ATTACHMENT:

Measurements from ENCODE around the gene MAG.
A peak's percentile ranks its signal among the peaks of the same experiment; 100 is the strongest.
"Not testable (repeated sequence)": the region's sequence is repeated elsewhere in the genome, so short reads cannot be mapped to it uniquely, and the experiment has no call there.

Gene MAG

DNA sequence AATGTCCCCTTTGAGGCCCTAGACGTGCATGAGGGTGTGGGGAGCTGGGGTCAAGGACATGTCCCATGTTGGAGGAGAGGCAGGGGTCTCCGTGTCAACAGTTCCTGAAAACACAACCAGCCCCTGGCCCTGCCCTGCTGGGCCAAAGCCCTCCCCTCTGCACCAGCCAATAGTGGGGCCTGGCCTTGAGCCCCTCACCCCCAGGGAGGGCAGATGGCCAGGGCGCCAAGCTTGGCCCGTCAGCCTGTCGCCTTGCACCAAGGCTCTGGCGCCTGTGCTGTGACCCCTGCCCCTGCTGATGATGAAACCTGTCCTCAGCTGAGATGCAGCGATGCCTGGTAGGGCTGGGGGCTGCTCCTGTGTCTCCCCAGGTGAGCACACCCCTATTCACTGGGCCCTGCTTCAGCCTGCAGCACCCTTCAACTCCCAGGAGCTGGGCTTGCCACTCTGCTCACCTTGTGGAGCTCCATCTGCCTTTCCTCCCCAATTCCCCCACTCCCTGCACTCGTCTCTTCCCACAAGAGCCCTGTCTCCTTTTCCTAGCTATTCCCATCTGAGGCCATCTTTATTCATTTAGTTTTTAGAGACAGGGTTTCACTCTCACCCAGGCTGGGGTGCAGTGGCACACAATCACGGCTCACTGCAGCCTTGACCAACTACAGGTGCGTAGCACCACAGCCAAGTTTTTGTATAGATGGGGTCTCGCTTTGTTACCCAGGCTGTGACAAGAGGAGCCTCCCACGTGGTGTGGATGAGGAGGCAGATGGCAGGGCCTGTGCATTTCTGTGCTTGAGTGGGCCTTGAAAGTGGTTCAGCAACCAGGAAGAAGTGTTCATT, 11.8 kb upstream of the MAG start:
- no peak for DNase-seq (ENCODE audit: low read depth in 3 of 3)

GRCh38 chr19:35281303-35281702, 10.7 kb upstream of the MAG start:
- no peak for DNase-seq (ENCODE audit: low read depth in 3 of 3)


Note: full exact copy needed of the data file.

Measurements from ENCODE around the gene MAG.
A peak's percentile ranks its signal among the peaks of the same experiment; 100 is the strongest.
"Not testable (repeated sequence)": the region's sequence is repeated elsewhere in the genome, so short reads cannot be mapped to it uniquely, and the experiment has no call there.

Gene MAG

DNA sequence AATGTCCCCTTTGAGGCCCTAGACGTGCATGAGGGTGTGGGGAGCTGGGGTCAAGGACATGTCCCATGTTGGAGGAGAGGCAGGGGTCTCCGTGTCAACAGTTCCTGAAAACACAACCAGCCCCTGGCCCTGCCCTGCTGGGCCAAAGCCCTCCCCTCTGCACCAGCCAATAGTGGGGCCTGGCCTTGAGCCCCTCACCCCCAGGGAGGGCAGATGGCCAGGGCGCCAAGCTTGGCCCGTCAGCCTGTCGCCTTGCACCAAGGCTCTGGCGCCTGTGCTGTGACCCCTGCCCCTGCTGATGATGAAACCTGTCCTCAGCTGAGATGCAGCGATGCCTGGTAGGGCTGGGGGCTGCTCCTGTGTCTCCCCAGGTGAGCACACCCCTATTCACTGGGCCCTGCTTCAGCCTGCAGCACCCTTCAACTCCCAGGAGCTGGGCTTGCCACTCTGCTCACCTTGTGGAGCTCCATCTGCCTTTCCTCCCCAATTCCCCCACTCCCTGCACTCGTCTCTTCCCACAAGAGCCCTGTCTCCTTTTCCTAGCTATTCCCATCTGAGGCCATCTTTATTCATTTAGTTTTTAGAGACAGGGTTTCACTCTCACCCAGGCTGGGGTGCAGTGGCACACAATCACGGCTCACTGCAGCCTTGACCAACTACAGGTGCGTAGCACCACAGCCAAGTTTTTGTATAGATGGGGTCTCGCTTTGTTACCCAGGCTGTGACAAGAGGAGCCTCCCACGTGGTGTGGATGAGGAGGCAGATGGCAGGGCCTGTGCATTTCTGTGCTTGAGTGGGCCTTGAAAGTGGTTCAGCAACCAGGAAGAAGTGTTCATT, 11.8 kb upstream of the MAG start:
- no peak for DNase-seq (ENCODE audit: low read depth in 3 of 3)

GRCh38 chr19:35281303-35281702, 10.7 kb upstream of the MAG start:
- no peak for DNase-seq (ENCODE audit: low read depth in 3 of 3)